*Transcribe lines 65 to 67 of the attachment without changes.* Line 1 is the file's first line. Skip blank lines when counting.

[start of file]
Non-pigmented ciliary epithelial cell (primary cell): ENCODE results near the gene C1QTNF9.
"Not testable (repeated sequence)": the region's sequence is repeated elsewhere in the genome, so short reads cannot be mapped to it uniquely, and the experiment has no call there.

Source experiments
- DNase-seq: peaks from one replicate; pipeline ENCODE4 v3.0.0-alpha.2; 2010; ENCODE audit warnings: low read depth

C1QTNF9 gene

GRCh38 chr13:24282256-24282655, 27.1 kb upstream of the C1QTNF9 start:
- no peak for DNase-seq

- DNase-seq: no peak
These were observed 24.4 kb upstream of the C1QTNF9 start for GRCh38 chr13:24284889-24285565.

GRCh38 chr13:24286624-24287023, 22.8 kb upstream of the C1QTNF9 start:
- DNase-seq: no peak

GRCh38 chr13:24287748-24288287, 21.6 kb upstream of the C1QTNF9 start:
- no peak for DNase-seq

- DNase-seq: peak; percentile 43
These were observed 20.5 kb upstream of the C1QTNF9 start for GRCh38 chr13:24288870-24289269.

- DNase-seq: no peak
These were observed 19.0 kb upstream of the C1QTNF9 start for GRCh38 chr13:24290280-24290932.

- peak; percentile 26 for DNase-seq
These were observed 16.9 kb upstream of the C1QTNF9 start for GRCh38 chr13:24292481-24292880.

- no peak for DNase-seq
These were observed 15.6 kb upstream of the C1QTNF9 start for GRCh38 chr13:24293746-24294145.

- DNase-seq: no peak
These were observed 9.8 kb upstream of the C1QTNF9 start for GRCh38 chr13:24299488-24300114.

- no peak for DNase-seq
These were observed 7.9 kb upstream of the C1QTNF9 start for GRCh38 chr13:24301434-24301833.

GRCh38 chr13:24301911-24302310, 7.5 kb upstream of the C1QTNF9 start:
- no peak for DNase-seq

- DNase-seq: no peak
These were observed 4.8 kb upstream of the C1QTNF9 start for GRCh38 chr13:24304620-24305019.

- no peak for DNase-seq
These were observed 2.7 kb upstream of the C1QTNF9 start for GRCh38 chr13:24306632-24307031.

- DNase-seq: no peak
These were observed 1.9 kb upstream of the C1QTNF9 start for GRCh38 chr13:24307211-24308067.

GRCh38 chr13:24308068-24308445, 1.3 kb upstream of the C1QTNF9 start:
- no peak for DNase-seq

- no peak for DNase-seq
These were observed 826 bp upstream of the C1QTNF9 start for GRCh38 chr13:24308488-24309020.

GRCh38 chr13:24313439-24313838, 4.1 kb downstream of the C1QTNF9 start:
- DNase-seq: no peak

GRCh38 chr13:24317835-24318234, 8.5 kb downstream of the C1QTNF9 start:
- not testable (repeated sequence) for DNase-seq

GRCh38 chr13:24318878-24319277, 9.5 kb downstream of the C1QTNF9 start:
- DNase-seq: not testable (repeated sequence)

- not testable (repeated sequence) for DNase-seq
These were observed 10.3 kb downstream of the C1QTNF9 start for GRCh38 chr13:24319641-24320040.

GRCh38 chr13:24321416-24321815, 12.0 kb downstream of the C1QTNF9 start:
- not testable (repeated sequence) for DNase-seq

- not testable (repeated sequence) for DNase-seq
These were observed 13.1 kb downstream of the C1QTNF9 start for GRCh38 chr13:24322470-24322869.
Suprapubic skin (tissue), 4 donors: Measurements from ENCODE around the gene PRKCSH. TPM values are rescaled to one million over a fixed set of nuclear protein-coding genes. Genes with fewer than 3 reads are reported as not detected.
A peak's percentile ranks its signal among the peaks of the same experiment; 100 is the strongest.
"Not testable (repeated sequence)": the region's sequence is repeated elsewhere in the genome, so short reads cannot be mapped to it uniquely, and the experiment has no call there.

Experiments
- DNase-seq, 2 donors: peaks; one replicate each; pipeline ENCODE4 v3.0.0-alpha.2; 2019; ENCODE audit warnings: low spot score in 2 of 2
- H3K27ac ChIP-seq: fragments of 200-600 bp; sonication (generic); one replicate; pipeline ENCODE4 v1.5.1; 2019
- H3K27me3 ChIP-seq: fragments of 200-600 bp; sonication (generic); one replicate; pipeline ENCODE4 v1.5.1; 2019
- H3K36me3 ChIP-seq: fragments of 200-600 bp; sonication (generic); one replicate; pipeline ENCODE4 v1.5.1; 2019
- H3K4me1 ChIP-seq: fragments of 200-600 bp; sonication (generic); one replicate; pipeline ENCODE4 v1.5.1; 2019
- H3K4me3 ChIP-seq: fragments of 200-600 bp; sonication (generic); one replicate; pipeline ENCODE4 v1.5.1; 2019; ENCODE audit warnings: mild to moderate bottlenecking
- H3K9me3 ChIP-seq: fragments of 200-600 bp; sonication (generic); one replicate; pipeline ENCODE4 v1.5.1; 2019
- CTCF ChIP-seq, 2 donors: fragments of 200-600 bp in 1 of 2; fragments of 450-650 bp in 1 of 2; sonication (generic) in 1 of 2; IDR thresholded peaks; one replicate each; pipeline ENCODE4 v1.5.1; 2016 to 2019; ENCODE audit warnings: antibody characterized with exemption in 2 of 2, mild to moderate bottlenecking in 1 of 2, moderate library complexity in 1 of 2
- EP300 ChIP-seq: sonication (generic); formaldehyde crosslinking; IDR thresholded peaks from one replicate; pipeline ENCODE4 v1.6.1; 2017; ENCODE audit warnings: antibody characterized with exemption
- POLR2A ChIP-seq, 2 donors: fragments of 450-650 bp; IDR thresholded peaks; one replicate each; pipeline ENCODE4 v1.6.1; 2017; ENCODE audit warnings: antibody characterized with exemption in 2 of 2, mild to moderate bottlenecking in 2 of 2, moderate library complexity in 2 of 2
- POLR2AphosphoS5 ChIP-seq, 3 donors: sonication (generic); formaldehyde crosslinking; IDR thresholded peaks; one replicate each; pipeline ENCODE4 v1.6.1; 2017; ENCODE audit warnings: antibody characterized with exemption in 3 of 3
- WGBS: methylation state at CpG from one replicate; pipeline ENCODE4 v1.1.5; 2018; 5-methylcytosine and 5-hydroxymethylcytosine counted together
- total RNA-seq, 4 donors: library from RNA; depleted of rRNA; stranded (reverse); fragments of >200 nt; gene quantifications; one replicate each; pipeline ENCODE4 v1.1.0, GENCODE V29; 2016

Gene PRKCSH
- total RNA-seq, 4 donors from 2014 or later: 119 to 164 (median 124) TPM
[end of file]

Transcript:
- WGBS: methylation state at CpG from one replicate; pipeline ENCODE4 v1.1.5; 2018; 5-methylcytosine and 5-hydroxymethylcytosine counted together
- total RNA-seq, 4 donors: library from RNA; depleted of rRNA; stranded (reverse); fragments of >200 nt; gene quantifications; one replicate each; pipeline ENCODE4 v1.1.0, GENCODE V29; 2016

Gene PRKCSH